• Summation Gathering: Lije does this at the end, although everyone is only in viewing. Daneel is sent to arrest the real murderer.
  • Three Laws-Compliant:
    • Naturally. There are no misprogrammed robots in this book. However, there is an unspoken assumption built into the laws of robotics that becomes highly significant. Law One — "A robot may not knowingly injure a human being or, through inaction, knowingly allow a human being to come to harm." Basically, a robot can be ordered to perform an innocuous task, individually harmless, which taken along with a number of other equally harmless tasks performed by other robots or people would result in serious harm or death to a human being. The murderer carries out all of his attacks through a set of careful orders to robots that get around the first law in this way.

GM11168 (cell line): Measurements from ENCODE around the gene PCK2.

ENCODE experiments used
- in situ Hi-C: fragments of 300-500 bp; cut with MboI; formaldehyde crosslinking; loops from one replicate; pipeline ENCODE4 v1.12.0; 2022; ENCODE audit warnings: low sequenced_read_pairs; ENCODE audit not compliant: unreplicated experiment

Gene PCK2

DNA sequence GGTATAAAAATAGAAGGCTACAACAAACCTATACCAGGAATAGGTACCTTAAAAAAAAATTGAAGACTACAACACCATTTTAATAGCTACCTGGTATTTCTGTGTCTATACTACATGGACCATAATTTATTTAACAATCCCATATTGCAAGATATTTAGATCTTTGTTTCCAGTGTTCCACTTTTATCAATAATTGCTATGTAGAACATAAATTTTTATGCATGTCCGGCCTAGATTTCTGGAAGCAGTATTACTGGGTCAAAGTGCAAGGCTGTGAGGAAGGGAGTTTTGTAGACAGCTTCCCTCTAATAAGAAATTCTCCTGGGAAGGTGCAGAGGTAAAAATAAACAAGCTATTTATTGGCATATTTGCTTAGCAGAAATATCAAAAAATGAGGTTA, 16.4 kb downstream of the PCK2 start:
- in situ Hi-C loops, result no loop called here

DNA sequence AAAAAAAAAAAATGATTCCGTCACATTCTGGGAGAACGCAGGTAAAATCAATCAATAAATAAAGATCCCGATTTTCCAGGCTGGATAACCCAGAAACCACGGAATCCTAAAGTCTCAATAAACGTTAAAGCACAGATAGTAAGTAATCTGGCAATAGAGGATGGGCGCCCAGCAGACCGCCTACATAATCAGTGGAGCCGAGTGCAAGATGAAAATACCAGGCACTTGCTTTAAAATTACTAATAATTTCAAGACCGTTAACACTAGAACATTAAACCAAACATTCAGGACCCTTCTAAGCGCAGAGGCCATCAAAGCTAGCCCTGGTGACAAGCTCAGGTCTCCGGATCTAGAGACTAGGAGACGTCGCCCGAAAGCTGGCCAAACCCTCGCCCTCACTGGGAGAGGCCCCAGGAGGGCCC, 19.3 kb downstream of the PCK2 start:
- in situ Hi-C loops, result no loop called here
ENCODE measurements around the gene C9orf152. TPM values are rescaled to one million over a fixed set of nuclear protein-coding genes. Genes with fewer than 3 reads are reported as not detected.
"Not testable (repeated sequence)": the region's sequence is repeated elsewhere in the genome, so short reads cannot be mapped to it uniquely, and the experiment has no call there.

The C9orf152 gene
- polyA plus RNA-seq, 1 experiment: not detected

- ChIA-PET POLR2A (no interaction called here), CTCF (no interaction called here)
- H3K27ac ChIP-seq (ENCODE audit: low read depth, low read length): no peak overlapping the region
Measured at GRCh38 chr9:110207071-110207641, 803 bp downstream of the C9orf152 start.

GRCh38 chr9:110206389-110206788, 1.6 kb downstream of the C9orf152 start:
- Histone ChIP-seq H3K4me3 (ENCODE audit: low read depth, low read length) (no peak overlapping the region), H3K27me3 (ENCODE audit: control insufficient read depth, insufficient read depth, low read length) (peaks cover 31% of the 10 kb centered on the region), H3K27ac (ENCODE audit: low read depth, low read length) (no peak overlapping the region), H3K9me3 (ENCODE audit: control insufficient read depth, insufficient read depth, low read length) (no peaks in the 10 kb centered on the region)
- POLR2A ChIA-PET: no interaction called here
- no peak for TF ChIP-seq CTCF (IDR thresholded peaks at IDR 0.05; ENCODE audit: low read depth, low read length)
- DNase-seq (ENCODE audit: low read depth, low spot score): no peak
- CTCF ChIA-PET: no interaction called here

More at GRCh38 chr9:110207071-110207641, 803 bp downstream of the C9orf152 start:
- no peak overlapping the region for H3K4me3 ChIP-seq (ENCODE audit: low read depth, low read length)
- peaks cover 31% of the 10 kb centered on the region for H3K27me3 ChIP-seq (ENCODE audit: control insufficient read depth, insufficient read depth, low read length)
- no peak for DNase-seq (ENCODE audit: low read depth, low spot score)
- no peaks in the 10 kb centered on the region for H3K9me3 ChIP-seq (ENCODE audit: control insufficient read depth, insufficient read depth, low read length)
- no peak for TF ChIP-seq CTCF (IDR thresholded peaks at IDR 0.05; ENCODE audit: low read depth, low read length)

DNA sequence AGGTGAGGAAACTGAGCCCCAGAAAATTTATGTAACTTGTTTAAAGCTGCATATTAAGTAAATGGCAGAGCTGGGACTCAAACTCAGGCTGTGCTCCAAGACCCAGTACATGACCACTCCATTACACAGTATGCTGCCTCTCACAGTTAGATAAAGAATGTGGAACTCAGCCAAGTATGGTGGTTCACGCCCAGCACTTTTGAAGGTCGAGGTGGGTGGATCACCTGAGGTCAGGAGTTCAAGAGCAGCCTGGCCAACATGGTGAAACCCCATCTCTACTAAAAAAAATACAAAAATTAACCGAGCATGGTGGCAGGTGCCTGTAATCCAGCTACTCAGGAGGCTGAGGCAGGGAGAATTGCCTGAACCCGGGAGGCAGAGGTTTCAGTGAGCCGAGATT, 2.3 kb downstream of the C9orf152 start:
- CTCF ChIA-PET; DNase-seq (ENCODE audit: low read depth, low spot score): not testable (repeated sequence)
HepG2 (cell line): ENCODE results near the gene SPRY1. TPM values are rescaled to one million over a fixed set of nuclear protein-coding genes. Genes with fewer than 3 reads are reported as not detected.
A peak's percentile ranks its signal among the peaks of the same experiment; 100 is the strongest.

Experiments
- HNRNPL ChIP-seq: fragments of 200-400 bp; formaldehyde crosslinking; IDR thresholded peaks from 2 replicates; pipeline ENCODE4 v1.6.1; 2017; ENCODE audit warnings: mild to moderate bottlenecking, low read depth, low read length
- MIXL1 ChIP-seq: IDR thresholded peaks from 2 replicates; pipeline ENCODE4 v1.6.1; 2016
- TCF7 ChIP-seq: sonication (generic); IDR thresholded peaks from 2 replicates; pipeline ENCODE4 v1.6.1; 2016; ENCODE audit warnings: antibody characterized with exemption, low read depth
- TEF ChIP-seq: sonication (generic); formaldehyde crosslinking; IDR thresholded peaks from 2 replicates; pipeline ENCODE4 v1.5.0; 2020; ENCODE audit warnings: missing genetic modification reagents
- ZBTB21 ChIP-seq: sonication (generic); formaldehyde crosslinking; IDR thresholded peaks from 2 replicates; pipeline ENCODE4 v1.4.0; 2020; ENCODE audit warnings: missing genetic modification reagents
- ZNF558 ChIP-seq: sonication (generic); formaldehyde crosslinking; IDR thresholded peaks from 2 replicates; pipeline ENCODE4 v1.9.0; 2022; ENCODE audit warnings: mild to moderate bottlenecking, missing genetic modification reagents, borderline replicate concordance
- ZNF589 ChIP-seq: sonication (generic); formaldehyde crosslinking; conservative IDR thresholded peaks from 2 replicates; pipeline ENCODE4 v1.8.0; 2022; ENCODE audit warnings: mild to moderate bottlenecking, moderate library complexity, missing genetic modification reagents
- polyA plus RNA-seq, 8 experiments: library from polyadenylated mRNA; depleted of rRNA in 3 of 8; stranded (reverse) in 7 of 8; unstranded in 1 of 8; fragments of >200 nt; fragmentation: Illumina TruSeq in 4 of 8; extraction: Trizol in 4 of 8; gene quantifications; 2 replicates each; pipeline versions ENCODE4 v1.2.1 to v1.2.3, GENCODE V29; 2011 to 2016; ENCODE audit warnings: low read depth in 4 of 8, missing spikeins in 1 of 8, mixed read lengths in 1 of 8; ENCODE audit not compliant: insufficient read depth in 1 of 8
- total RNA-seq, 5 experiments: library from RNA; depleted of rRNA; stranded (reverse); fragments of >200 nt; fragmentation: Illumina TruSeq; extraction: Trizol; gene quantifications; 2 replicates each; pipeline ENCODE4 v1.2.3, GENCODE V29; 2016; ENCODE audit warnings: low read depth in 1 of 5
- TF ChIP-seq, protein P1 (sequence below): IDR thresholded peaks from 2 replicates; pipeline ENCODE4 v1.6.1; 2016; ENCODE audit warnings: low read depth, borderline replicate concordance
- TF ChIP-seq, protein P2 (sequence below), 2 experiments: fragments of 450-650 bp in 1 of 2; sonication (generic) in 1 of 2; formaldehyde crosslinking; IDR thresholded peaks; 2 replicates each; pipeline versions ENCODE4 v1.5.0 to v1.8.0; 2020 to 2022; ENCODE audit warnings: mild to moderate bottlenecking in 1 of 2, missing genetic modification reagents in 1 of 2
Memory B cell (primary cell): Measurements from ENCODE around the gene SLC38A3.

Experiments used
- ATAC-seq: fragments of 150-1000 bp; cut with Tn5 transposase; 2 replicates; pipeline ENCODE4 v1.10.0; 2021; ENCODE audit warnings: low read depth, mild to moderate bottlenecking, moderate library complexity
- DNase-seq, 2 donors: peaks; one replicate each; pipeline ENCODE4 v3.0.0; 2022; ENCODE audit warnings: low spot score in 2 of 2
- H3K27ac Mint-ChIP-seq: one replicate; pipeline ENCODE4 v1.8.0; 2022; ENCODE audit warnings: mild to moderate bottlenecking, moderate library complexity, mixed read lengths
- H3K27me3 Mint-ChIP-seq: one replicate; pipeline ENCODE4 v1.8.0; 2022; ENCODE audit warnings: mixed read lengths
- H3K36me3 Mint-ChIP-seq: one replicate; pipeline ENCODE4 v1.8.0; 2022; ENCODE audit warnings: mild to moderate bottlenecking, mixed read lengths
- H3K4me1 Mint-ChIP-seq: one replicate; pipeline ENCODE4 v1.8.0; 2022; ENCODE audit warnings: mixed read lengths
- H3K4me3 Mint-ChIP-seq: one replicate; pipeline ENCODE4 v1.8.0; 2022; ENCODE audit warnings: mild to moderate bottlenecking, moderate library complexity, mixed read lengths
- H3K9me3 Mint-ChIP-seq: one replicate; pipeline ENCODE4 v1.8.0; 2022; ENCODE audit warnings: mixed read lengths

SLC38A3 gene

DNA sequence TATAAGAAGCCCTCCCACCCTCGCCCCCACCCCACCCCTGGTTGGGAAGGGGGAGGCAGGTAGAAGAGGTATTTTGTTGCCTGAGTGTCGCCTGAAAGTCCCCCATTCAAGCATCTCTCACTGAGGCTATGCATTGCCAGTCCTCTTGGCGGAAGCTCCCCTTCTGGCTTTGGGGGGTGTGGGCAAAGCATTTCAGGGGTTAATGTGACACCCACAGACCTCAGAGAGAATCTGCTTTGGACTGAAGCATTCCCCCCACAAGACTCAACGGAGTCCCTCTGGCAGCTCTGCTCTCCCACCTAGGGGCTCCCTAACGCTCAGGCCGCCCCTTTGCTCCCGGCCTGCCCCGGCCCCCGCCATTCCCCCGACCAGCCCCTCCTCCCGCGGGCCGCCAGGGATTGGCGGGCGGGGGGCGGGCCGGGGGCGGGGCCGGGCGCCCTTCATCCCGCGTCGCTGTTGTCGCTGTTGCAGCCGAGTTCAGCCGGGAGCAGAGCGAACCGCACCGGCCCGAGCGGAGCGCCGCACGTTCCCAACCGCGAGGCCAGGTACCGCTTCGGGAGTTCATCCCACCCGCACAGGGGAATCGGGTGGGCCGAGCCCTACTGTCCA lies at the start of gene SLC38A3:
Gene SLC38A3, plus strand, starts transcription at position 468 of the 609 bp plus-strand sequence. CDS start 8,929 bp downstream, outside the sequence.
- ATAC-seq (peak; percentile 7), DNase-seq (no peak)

• It also foreshadows later twists the First Law can take, including getting a robot to think of a human being as inhuman less than human, and therefore outside its protection.
  • Title Drop: Multiple times, referring to Baley's fear of the outdoors. The sun, with the way it moves and unexpectedly goes behind clouds and comes out again, especially bothers him.
  • Torture Always Works: Lije sets up events during the Summation Gathering so that the person he pins the murder on will think he's about to be in close physical proximity with another human, something Solarians are heavily conditioned against, in order to force a confession. It works. Though he never actually confesses to the murder because he wasn't actually the murderer.